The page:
Modern Management: Good for the Environment or Just Hot Air?

36 Pages Posted: 10 Oct 2008 Last revised: 29 Oct 2014

See all articles by Nicholas Bloom

Nicholas Bloom

Stanford University - Department of Economics; National Bureau of Economic Research (NBER)

Christos Genakos

Cambridge University; Centre for Economic Performance (CEP)

Ralf Martin

London School of Economics & Political Science (LSE) - Department of Economics; Imperial College Business School

Raffaella Sadun

Harvard University - Strategy Unit; London School of Economics & Political Science (LSE) - Centre for Economic Performance (CEP); National Bureau of Economic Research (NBER); Centre for Economic Policy Research (CEPR)

Multiple version iconThere are 3 versions of this paper

Date Written: October 2008

Abstract

We use an innovative methodology to measure management practices in over 300 manufacturing firms in the UK. We then match this management data to production and energy usage information for establishments owned by these firms. We find that establishments in better managed firms are significantly less energy intensive. They use less energy per unit of output, and also in relation to other factor inputs. This is quantitatively substantial: going from the 25th to the 75th percentile of management practices is associated with a 17.4% reduction in energy intensity. This negative relationship is robust to a variety of controls for industry, location, technology and other factor inputs. Better managed firms are also significantly more productive. One interpretation of these results is that well managed firms are adopting modern lean manufacturing practices, which allows them to increase productivity by using energy more efficiently. This suggests that improving the management practices of manufacturing firms may help to reduce greenhouse gas emissions.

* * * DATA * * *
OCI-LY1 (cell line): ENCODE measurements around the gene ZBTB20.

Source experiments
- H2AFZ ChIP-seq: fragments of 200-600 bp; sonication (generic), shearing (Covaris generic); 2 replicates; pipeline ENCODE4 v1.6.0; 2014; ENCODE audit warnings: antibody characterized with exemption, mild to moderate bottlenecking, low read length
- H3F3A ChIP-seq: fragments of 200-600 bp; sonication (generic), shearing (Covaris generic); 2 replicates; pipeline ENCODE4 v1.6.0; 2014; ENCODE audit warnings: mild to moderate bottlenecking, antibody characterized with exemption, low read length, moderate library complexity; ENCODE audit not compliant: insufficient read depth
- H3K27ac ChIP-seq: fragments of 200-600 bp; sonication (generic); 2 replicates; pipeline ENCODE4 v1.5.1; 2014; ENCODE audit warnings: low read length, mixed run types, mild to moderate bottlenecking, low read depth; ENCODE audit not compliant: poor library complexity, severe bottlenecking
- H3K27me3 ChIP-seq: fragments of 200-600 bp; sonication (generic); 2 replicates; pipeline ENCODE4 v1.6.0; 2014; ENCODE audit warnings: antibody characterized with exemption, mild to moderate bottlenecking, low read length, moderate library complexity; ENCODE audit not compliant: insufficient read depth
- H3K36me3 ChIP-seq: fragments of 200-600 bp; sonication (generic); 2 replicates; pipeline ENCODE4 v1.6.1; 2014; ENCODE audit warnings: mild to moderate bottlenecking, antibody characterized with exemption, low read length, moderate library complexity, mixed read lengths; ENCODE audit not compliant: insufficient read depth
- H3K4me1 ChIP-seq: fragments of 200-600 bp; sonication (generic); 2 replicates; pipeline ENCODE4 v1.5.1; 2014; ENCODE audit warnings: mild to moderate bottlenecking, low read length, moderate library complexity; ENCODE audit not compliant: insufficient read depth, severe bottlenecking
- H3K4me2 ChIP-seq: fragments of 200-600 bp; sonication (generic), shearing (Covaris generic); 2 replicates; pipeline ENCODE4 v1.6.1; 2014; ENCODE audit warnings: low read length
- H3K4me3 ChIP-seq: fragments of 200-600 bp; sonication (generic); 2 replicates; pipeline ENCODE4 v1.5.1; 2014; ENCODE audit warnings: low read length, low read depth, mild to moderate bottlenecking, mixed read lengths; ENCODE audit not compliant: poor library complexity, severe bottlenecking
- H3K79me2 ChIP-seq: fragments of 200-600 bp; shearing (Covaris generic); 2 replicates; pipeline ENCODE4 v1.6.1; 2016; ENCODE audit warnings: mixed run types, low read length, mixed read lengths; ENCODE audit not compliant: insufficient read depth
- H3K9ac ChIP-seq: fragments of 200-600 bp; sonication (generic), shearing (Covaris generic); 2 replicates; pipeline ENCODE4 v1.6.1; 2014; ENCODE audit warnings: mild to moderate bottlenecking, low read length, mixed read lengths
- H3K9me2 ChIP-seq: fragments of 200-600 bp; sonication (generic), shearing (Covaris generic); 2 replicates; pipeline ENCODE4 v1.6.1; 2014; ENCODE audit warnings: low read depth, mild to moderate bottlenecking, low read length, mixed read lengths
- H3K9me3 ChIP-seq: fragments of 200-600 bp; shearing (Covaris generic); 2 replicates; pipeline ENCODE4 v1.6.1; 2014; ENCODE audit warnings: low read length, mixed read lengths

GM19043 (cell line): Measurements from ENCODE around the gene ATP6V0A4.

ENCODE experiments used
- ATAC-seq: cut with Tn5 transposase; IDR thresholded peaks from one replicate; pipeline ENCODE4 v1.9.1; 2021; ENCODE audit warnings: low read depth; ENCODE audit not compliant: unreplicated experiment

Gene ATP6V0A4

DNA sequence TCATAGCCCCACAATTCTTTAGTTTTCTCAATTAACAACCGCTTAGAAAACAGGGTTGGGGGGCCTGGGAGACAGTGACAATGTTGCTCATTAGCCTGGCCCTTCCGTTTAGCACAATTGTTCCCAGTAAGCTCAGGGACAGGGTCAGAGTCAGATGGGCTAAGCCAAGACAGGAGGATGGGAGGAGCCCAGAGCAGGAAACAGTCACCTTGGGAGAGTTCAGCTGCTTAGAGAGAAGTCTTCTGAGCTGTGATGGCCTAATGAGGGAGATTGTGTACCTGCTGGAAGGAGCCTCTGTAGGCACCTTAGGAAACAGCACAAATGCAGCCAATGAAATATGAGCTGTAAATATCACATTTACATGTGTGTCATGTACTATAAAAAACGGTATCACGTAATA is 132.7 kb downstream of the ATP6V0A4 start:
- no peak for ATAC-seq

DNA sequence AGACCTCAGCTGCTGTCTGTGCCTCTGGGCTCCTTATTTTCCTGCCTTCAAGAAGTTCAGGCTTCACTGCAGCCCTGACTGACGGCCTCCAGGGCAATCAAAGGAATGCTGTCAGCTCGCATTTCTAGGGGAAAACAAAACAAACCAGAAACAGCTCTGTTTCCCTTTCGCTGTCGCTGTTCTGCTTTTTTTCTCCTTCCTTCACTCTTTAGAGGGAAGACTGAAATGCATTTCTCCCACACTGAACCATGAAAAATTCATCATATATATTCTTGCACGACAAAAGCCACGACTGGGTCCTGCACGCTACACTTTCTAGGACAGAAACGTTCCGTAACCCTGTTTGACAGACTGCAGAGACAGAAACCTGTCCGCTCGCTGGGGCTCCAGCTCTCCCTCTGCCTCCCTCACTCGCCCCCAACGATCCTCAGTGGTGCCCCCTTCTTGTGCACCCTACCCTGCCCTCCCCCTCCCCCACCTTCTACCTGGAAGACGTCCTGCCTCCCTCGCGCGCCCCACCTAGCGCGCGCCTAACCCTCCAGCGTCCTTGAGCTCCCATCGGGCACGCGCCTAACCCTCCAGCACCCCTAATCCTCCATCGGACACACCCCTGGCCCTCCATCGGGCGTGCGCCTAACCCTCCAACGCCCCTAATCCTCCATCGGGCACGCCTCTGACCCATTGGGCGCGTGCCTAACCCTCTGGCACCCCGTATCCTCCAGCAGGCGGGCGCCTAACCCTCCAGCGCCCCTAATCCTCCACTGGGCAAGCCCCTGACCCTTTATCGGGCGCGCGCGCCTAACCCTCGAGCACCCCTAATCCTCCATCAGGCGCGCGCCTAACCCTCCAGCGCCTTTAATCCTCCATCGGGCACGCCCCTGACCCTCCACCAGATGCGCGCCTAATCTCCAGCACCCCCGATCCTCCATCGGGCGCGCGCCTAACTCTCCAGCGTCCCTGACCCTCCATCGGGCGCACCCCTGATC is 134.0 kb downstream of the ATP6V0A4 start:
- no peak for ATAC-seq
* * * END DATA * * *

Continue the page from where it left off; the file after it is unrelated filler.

Suggested Citation

Bloom, Nicholas and Genakos, Christos and Martin, Ralf and Sadun, Raffaella, Modern Management: Good for the Environment or Just Hot Air? (October 2008). NBER Working Paper No. w14394. Available at SSRN: https://ssrn.com/abstract=1281886

Nicholas Bloom (Contact Author)

Stanford University - Department of Economics ( email )

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Christos Genakos

Cambridge University ( email )

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Centre for Economic Performance (CEP) ( email )

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Ralf Martin

London School of Economics & Political Science (LSE) - Department of Economics ( email )

Houghton Street
London WC2A 2AE
United Kingdom

Imperial College Business School ( email )

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Raffaella Sadun

Harvard University - Strategy Unit ( email )

Harvard Business School
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Boston, 02163
United States

HOME PAGE: http://people.hbs.edu/rsadun

London School of Economics & Political Science (LSE) - Centre for Economic Performance (CEP) ( email )

Houghton Street
London WC2A 2AE
United Kingdom

HOME PAGE: http://cep.lse.ac.uk/_new/staff/person.asp?id=1758

National Bureau of Economic Research (NBER) ( email )

1050 Massachusetts Avenue
Cambridge, MA 02138
United States

Centre for Economic Policy Research (CEPR) ( email )

London
United Kingdom

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